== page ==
Millennium Post
Editorial

Just a few ripples?

Just a few ripples?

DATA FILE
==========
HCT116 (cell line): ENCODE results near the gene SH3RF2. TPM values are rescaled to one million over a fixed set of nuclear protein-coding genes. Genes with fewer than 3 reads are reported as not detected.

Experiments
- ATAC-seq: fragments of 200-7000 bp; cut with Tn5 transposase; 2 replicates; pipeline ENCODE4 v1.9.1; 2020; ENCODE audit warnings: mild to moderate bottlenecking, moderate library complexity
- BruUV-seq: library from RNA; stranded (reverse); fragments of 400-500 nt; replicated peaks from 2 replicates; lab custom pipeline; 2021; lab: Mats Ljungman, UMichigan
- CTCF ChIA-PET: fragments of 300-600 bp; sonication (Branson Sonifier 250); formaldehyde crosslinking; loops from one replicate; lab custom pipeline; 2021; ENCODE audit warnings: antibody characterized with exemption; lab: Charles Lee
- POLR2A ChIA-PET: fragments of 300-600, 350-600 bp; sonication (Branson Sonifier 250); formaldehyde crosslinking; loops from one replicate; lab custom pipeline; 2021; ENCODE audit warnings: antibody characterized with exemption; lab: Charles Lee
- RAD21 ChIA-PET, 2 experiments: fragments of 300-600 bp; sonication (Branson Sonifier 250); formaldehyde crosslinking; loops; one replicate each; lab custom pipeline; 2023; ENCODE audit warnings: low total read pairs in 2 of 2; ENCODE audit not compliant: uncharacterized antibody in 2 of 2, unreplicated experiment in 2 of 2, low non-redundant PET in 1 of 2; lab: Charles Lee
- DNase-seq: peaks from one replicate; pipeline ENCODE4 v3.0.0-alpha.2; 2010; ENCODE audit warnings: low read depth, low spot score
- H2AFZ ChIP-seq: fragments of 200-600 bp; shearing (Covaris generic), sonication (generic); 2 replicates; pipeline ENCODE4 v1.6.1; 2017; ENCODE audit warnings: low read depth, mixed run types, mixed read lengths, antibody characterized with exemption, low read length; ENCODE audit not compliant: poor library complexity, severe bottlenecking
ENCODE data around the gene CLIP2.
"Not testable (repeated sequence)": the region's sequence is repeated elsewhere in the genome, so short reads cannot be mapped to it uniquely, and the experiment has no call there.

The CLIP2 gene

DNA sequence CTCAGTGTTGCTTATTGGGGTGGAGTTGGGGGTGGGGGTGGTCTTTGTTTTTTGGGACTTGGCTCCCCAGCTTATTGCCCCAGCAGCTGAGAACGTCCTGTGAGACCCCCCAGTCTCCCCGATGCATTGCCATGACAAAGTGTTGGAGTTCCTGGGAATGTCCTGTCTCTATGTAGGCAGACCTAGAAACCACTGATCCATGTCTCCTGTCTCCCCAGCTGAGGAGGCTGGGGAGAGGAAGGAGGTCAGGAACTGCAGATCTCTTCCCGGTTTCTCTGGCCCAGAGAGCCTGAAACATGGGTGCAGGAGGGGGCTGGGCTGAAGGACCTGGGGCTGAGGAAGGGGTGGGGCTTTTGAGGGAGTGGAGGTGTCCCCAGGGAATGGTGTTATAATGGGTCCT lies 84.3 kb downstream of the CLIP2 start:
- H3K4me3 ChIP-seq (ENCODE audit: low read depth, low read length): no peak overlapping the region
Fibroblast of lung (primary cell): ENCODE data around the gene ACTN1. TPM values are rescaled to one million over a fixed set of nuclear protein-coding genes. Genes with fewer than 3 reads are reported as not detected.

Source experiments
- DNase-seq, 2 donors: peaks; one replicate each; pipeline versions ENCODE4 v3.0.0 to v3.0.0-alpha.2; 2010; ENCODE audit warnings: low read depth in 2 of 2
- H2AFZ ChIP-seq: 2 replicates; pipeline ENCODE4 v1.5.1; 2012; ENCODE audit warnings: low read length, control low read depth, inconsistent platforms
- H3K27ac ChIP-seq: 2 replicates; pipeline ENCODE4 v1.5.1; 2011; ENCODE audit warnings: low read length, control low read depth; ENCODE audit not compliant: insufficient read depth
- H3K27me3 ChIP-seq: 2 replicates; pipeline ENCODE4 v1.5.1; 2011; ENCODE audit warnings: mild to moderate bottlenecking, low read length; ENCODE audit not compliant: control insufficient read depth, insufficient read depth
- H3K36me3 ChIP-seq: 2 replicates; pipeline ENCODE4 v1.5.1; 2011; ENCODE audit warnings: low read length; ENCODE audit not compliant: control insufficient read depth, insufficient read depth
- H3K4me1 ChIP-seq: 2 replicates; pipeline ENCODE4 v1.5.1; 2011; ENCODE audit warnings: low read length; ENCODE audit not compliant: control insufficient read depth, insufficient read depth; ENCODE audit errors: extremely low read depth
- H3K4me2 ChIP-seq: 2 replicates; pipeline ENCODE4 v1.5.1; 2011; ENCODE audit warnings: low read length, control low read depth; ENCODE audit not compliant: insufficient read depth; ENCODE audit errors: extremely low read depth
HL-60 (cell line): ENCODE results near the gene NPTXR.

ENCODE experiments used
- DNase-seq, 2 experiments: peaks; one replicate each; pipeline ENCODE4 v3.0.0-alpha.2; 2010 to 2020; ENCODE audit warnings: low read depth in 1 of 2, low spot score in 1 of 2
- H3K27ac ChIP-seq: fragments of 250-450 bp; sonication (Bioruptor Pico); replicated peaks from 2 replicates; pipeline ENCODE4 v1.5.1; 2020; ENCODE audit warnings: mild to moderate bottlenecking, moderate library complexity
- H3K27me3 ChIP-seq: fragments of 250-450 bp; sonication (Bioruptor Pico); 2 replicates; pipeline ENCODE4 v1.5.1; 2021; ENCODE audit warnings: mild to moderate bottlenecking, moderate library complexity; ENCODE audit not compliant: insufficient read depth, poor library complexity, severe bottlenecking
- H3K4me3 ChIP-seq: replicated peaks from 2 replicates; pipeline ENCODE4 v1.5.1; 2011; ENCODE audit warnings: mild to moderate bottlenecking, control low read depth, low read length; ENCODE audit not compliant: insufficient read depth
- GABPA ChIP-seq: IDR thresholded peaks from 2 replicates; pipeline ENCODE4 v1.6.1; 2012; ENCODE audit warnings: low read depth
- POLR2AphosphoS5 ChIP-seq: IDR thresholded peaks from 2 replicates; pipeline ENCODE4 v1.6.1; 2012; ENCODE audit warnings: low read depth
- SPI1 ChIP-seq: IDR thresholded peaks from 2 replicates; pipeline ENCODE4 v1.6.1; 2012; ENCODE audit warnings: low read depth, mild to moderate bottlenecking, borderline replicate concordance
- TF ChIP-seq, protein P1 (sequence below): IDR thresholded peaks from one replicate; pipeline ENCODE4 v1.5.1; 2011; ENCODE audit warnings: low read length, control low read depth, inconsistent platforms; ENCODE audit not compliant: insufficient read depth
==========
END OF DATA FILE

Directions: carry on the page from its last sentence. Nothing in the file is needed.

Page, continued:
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While the counting is still on, and final results are awaited at the time of writing this editorial, the trend is obvious as certain big questions have already been answered in the US midterm elections. With the traces of 'Republican red wave' nowhere in sight, Trump must be disappointed, even though his party is close to claiming a narrow majority in the House of Representatives, or the lower house. Republicans need to cross the halfway mark at 218 seats to gain a majority in the House. In the Senate, too, they remain in a neck-to-neck battle with Democrats. The contest in the 100-seat senate has boiled down to three key states currently — Georgia, Nevada and Arizona. It will be significant to see which party holds the final say. But, again, the key thing is that Republican hopes of a sweeping victory have been dashed. The Republican performance is a signifier that extreme Trumpism is on decline in the United States. Trump, however, still holds a significant sway among Republican voters. The midterm elections were seen as a test for two factors — the rising sentiments in favour of Donald Trump and the decline in Joe Biden's acceptability. Republicans' massive hopes presumed gain on both fronts whereas only the latter appears to have been fructified to a certain extent. As far as Democrats are concerned, they must be having a sigh of relief. Since his election in 2020, the popularity of Joe Biden is perceived to have been diminished. In addition, the United States under him is going through a rough, unfortunate patch. Inflation, at over 8 per cent, has been historically high. The country has been embroiled, directly or indirectly, in the Russia-Ukraine conflict. Against all these caveats, Biden-led Democrats' performance has been up to the mark. In fact, the party's performance under incumbent Biden is being compared, though on a lower note, with that of George W Bush in 2002. Also, the present President is said to be faring better than what Barack Obama did in 2010 midterm elections as an incumbent. These comparisons notwithstanding, the approval ratings for Joe Biden have marked a significant decline over the past two years of his presidency. There is a likelihood that he will contest 2024 Presidential elections as well. Against this backdrop, it can be said that the trends in the current mid-term elections have brought a sigh of relief for Democrats but, certainly, not a reason to be complacent. Beyond Donald Trump and Joe Biden, new faces have also emerged on the frontal stage, particularly from the Republican side. Their emergence on the scene is a challenge both for Biden and Trump. Ron DeSantis, who clinched a landslide victory in Florida, has emerged as a formidable Republican — formidable enough to push Trump to insecurity. Trump is moved to such a point from his victory that he warned him against launching a presidential bid of his own; else Trump will reveal things about him that "won't be very flattering." Trump is also tormented by the re-election of another Republican — Brian Kemp — as Georgia's governor. Kemp had a tussle of sorts with Trump during the 2020 election. The major setback for Trump was, of course, the victory of Democrat John Fetterman from the critical Senate seat of Pennsylvania. Playing on his own agenda, Fetterman trumped Trump-endorsed Republican candidate Mehmet Oz who was expected to "stop the Radical Left maniacs from destroying our country". All in all, Joe Biden is having a clear edge over Trump in the midterm elections. However, the coming two years might prove to be sluggish for the Biden Administration. With even a narrow majority in the House of Representatives and strong presence in the Senate, Republicans will certainly play a spoiler in the path of passing critical legislations. More importantly, the election results have also set a stage for the 2024 presidential elections, leaving much to worry about for Trump.

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